Those who fight cancer face all kinds of challenges: chemotherapy, radiation, surgery, side effects of drugs and more. When they are through with the battle, their bodies are sapped.
That's when Lori Powell takes over.
Powell, a personal trainer at the Tri-City Court Club in Kennewick, leads Cancer WellFit, a program that helps cancer survivors rebuild their strength and -- in some cases, quite literally -- get back on their feet.
Court club owner Carl Cadwell heard about something similar in California, and he wanted to provide the program here. Powell, who has worked for Cadwell for seven years, was asked to run the program. And because of her personal history, she agreed.
Powell, who grew up in Walla Walla, was 24 years old when her boyfriend, Dan Boul, was diagnosed with malignant melanoma. The skin cancer was removed via surgery and stayed in remission for two years. In the meantime, the couple married. Then the cancer came back, metastasized in his lymph nodes and spread throughout his body. He went from strong and physically fit to a wheelchair in six months.
A year and a week after they married, he died.
Powell moved to Pendleton, where she became a chemical-dependency counselor, then moved to the Tri-Cities in 1996 and later became a personal trainer.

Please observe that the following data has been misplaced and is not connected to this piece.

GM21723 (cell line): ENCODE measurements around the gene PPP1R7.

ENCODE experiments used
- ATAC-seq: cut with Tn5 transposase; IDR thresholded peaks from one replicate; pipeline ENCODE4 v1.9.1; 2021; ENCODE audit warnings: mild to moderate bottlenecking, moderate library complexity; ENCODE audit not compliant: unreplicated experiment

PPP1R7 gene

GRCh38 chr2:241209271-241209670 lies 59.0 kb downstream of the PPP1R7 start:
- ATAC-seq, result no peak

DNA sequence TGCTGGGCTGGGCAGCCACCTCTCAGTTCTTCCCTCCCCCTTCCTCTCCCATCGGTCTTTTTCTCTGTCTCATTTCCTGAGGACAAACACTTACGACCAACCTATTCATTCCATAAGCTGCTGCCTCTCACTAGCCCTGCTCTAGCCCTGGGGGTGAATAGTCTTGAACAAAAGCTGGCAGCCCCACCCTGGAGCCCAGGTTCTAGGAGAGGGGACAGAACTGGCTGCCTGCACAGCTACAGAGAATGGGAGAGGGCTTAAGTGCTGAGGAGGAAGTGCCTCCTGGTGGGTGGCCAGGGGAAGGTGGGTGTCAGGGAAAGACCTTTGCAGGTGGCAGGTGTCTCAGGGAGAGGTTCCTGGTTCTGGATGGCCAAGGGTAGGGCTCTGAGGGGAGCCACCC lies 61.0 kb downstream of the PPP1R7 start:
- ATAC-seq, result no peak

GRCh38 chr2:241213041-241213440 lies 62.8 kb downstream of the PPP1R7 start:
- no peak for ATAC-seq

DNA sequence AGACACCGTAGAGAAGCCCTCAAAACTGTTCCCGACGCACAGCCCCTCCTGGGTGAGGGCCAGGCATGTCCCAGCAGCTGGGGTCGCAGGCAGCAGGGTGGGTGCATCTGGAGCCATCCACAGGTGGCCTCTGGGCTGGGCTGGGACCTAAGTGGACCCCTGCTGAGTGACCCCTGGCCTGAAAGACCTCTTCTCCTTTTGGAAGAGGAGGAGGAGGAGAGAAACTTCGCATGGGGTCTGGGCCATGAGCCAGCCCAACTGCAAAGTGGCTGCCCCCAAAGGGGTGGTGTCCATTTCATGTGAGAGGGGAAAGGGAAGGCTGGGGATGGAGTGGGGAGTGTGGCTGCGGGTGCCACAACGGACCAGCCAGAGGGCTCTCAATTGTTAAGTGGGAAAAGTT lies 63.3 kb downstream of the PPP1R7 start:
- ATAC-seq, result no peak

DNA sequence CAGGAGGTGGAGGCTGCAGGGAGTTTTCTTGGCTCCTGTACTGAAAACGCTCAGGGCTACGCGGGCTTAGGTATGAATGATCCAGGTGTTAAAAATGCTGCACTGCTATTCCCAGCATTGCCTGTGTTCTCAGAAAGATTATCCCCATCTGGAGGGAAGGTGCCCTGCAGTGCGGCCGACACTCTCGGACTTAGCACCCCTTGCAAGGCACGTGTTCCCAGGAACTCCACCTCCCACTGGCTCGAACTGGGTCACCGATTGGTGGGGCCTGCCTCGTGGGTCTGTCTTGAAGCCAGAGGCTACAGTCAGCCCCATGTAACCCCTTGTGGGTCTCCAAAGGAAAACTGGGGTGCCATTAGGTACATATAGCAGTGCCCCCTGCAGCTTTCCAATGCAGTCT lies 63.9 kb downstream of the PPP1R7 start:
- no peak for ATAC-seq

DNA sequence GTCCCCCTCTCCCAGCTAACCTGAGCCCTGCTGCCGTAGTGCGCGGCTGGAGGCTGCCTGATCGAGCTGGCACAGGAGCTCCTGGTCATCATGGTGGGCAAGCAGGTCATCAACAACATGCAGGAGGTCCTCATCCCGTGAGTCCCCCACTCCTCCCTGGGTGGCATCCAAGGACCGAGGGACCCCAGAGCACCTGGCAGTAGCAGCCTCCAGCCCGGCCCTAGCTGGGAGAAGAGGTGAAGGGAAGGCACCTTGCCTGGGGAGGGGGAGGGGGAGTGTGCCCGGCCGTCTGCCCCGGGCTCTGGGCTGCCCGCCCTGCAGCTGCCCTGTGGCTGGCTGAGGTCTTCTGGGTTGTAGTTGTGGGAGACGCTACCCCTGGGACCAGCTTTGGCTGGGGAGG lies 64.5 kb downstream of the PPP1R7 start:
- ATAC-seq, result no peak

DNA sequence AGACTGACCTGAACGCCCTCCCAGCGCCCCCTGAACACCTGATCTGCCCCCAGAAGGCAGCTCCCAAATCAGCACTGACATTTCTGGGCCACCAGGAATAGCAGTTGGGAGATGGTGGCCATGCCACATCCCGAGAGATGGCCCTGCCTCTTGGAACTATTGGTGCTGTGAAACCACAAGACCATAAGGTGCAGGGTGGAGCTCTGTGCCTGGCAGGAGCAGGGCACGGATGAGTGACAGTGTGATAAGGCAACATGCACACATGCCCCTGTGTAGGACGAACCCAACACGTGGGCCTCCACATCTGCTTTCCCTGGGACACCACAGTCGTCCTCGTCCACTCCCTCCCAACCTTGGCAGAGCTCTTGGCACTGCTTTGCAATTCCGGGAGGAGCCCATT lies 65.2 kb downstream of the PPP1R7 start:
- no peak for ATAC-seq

"I've always had a passion for helping people," she said.
So when she was asked to take on Cancer WellFit, there was no hesitation.
Cancer WellFit is a 10-week program that is a joint venture of the court club and the Tri-Cities Cancer Center. Participants meet twice a week with Powell for fitness training. During the program, they receive free memberships to the court club and can make use of the entire facility. Powell estimates she has led 250 cancer survivors through the program.
"After treatment, our goal is to help people gain endurance, energy, camaraderie and support," she said.
Two years ago, one man started the program in a wheelchair, barely able to lift any weight. Within a couple of weeks, he had moved to a walker, and by the time the class concluded, he was easily moving through the circuit training and had regained his vibrancy.
"I've had people say to me, 'I feel so much better, I have energy, I can stay up longer, and I can do more things with my family.' That's what's really awesome."
For those taking the class, Powell is their biggest supporter because she understands what they have been through and what it will take for them to regain their strength.
"I know it's really hard to get motivated," she said. "It's good to have someone there and to know you're not alone."
The program is open to anyone who is going through treatment or has completed treatment in the past six months. For more information, call the Tri-Cities Cancer Center at 737-3420.
-- Andy Perdue: 582-1405; aperdue@tricity herald.com